“Most couples don’t have children because there is no social system on which one would normally rely like many do in the UK. No child benefit for sure,” is the explanation for such absence…..?

  • Violin Sonata.

    its more of an issue with generations then culture and choice. The doomsday scenario
    is somewhat foolhardy to say the least.

  • Stuson43

    I haven’t read the book and won’t simply because I have been living in Italy for 20 years and know what it’s really like.

    “My view is that Italian women — more so than women anywhere else in the
    West — have decided that the only thing that counts in life is having a
    good time.” This is complete and utter diatribe.

    Most couples don’t have children because there is no social system on which one would normally rely like many do in the UK. No child benefit for sure. I believe you have to be earning less than 15k Euros to even consider yourself worthy of not having to pay “the ticket” for your free visit to the hospital.

    Additionally, having children is frowned upon by most employers, and unfortunately, there is no decent and reasonably priced childcare. Why give 500-600 Euros per month for a private nursery (generally a 50 square meter flat without a garden) to look after your child? There are not enough places in the local state nurseries. They tend to go to those who have a very very low incomes.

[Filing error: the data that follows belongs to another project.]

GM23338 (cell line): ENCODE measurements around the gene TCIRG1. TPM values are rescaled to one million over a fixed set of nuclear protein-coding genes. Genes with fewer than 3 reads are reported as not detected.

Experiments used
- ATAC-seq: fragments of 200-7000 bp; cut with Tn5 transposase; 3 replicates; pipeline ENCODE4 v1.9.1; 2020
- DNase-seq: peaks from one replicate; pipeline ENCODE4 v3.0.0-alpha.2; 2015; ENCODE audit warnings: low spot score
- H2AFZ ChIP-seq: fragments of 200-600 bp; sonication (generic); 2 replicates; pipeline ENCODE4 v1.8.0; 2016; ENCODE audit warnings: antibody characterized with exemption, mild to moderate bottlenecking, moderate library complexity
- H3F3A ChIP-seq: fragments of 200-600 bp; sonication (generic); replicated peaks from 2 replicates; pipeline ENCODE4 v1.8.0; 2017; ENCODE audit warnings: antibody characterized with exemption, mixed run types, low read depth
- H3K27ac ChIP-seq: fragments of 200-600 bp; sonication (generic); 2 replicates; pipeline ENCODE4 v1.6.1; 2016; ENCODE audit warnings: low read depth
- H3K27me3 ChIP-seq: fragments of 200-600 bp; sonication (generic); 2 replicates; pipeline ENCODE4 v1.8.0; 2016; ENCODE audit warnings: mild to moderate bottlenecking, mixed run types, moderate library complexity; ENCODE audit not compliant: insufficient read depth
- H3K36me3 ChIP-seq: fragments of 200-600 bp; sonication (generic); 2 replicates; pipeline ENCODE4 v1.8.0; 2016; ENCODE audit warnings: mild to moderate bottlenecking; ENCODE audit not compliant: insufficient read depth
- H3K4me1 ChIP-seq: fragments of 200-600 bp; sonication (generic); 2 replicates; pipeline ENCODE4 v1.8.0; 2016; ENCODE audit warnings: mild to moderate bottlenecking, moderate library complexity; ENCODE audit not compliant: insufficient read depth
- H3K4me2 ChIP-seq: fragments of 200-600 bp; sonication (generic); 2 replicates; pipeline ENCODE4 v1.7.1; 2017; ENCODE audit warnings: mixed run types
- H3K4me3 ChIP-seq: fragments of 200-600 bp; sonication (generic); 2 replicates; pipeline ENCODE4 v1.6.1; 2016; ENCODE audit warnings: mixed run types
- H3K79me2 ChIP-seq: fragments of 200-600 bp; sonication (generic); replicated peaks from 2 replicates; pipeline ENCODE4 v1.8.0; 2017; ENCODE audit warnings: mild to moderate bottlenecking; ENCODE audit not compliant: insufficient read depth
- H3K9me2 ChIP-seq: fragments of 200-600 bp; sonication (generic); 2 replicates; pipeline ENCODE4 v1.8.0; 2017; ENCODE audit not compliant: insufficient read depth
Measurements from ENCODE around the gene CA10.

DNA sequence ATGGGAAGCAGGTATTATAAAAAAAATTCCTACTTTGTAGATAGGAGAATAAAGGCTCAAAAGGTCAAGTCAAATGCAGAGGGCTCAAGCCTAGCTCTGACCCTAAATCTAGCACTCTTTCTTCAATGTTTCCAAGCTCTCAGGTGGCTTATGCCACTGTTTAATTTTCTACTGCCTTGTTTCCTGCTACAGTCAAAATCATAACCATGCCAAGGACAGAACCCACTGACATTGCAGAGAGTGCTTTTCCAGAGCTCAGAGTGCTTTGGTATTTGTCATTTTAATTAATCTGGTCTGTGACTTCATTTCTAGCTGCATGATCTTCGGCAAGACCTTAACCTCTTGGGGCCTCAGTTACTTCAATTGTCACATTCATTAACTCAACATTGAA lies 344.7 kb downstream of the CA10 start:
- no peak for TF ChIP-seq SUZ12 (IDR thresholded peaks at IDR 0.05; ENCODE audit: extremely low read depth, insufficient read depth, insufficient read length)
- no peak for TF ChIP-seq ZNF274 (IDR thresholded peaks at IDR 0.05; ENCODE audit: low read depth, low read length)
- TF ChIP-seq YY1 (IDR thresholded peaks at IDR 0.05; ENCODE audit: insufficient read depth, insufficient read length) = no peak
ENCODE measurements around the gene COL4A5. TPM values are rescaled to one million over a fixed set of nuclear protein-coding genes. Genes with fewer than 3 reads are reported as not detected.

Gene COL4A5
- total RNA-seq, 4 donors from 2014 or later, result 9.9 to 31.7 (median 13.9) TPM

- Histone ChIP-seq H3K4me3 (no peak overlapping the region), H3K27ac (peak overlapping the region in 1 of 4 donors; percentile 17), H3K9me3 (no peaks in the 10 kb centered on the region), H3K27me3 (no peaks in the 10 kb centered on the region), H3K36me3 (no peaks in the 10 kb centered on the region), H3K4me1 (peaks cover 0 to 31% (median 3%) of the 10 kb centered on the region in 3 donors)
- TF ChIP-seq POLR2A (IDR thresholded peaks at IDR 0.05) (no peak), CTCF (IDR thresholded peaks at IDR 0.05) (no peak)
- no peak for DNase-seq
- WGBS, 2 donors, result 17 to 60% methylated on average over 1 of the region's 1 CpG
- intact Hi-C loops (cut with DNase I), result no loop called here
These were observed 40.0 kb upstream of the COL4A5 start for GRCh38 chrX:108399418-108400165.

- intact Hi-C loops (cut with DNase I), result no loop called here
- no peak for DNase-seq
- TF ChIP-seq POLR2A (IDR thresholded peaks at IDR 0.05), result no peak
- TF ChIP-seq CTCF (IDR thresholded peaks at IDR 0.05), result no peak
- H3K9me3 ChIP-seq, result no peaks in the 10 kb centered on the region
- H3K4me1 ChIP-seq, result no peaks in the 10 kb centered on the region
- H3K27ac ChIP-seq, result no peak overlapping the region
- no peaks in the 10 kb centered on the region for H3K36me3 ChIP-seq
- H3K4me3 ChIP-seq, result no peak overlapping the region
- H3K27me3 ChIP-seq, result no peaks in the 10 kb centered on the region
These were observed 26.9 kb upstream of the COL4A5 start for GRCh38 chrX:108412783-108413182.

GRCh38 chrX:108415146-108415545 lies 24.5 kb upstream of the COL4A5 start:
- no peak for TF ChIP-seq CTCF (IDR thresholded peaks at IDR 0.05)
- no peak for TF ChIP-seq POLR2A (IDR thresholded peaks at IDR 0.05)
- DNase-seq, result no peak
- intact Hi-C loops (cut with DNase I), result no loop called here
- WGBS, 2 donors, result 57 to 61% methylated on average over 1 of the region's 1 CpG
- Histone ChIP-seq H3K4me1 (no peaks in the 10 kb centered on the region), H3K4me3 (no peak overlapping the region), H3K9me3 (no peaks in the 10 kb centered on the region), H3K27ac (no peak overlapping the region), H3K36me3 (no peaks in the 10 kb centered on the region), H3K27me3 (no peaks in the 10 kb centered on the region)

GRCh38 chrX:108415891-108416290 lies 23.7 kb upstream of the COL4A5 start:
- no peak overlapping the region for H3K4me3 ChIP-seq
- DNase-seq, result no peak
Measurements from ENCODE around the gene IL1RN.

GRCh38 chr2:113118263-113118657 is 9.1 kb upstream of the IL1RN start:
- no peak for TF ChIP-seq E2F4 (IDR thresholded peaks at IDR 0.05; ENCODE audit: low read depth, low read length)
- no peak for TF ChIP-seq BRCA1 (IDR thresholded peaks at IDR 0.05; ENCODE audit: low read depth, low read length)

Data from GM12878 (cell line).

But back to the employer issue: if you aren’t lucky enough to have a contract that covers maternity leave for a precious 5 months (2 before birth 3 after, or viceversa) then you risk finding your role given to someone else, or worse still you find yourself demoted without you even knowing.

    Sunglasses indeed. I think you’ve been living under the sun too long that you can’t see for your cataracts.

    p.s most Italians voted for Berlusconi because he actually removed tax on first homes. He promised he would if people voted for him, they did, and he kept his promise.

    p.p.s did you all know that most Italians actually earn less than they did 10 years ago because of the tax increases (note, all since Berlusconi actually fell from power?) I am not pro-Berlusconi, but I am completely anti-Renzi. If I had to choose between less tax along with having a good read in the newspaper and more tax along with some shite articles about how Mr Bean II is paving the way for the new Italian system, I much prefer Bunga Bunga.

    • Jim Station

      People had more children when they were poorer than people in Italy today.

      • Stuson43